Molokai, one of the least inhabited Hawaiian islands (population 7000), is an island with much natural beauty and a unique spirituality. Molokai served as home for sixteen years, to Father Damien, a 19th century Sacred Hearts priest from Belgium, who volunteered to care for the Hansen disease (leprosy) patients at Kalawao, on the desolate Kalaupapa peninsula of Molokai. In 2009, Pope Benedict XVI canonized Father Damien, Saint Damien of Molokai, Apostle to the Patients. Although his title is now “Saint Damien”, for the people of Molokai and for all those who find inspiration in his story or who walk in his steps this beloved man remains “Father Damien.”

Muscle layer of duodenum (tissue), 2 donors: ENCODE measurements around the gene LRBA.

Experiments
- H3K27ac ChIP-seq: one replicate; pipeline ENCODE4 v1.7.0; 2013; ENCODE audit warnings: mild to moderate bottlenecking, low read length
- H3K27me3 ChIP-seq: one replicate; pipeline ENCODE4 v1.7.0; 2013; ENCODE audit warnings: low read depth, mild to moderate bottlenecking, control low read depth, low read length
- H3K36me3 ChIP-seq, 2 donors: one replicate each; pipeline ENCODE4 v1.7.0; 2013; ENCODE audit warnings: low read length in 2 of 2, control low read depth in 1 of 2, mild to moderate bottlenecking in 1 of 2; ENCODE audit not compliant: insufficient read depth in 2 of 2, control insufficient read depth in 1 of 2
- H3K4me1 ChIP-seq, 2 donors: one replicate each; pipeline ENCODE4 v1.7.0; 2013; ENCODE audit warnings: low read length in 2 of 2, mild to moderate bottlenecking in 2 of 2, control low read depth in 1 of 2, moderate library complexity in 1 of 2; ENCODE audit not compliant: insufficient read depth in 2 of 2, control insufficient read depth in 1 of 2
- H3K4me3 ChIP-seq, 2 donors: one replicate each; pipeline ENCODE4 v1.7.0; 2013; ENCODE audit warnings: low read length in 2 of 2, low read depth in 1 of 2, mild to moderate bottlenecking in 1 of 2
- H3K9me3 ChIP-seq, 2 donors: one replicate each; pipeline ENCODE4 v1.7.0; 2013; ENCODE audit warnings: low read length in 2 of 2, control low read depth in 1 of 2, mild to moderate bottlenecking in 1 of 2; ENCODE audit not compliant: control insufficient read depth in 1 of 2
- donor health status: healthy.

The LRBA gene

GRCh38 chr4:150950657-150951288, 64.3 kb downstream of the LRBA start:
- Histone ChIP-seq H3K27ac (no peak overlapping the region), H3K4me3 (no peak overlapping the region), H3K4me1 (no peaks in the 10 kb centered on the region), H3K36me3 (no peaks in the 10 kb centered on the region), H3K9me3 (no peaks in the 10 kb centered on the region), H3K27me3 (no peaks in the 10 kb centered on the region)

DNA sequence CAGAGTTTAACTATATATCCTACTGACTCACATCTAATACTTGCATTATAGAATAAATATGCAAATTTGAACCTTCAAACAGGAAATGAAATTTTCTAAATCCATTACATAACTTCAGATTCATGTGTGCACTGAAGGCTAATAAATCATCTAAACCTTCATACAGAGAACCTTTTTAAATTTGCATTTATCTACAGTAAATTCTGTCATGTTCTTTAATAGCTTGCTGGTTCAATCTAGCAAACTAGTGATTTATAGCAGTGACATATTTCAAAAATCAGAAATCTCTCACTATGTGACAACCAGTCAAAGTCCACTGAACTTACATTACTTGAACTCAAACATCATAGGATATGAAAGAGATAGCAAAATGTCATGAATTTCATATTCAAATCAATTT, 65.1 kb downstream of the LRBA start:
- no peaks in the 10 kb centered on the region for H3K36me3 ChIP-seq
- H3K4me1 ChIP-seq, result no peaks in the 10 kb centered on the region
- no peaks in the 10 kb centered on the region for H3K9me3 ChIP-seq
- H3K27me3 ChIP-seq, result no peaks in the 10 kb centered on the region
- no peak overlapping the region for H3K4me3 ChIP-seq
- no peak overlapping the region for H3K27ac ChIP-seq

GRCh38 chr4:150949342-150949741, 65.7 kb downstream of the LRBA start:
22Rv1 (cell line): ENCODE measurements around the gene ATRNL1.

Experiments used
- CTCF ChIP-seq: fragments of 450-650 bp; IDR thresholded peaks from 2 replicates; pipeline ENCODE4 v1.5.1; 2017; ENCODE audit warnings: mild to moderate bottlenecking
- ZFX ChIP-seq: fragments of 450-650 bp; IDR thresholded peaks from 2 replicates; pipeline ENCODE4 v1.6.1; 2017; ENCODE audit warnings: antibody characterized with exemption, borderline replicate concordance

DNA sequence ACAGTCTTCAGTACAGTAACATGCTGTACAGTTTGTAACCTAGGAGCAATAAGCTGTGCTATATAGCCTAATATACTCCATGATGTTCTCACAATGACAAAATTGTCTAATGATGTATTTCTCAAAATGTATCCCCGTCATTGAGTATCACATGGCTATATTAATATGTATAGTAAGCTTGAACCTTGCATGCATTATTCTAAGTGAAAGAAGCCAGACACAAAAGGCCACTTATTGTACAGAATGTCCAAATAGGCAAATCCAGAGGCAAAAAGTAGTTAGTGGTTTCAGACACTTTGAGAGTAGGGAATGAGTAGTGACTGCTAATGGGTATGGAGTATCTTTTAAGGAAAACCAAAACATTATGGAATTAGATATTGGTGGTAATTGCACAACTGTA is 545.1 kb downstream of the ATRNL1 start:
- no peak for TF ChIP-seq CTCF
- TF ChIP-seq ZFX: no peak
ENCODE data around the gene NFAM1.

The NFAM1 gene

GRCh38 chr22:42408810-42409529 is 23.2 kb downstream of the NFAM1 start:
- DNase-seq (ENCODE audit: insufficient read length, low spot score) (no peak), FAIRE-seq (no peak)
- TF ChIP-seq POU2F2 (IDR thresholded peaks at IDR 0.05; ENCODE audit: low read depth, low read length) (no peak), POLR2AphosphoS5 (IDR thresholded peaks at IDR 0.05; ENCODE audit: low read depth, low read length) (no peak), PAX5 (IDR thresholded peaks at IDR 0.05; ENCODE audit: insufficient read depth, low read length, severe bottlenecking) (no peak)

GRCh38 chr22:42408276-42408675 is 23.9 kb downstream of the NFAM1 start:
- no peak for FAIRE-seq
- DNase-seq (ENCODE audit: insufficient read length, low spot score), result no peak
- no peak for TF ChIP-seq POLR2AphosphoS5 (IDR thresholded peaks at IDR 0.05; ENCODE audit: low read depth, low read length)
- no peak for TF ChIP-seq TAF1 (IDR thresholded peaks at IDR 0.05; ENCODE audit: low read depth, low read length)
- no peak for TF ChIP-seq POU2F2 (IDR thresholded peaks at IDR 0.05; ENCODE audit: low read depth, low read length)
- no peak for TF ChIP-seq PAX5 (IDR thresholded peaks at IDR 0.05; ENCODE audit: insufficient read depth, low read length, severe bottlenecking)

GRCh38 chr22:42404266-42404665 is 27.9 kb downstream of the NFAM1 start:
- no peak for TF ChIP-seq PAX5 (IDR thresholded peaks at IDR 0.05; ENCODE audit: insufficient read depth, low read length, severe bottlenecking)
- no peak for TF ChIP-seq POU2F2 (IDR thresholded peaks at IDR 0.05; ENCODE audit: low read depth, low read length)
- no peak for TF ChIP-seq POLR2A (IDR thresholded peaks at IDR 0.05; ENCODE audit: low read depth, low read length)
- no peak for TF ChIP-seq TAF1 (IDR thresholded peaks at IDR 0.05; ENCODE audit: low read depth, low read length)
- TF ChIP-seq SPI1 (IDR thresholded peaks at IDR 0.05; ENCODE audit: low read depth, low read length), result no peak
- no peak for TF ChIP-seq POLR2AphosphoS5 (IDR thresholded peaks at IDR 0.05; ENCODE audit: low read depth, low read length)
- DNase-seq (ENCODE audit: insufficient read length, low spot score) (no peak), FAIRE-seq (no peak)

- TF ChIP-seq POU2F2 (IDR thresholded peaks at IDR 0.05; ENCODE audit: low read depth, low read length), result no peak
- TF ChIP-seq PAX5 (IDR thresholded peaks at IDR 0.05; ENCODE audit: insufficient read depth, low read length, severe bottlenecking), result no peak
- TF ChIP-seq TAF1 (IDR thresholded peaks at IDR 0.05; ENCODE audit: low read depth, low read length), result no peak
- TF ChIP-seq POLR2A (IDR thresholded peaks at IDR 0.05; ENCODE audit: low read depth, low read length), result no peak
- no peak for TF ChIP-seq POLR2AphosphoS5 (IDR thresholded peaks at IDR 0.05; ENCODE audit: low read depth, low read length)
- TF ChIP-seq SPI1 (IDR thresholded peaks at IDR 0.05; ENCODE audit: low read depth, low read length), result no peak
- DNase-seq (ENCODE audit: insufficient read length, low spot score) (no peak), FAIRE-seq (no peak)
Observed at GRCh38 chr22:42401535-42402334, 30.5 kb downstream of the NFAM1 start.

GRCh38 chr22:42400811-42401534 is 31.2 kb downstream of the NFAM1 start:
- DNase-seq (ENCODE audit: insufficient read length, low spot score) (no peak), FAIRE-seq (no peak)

In his ministry on Molokai, Father Damien bandaged and comforted the leprosy patients; built hospitals, houses, chapels and coffins; organized picnics; educated the children; and ministered to the patient’s spiritual needs. In his work with the patients who had been exiled to the isolated Kalaupapa peninsula, Father Damien reformed a settlement known for its lawlessness, filth and despair, into a community of individual respect, love and laughter. Father Damien built a community of love and hope through his teaching and living Jesus Christ’s gospel message of unconditional love. Following Father Damien’s death in 1889, his work among the patients was continued by Mother Marianne Cope, OSF (canonized Saint Marianne in 2012) and by Brother Dutton, a US civil war veteran.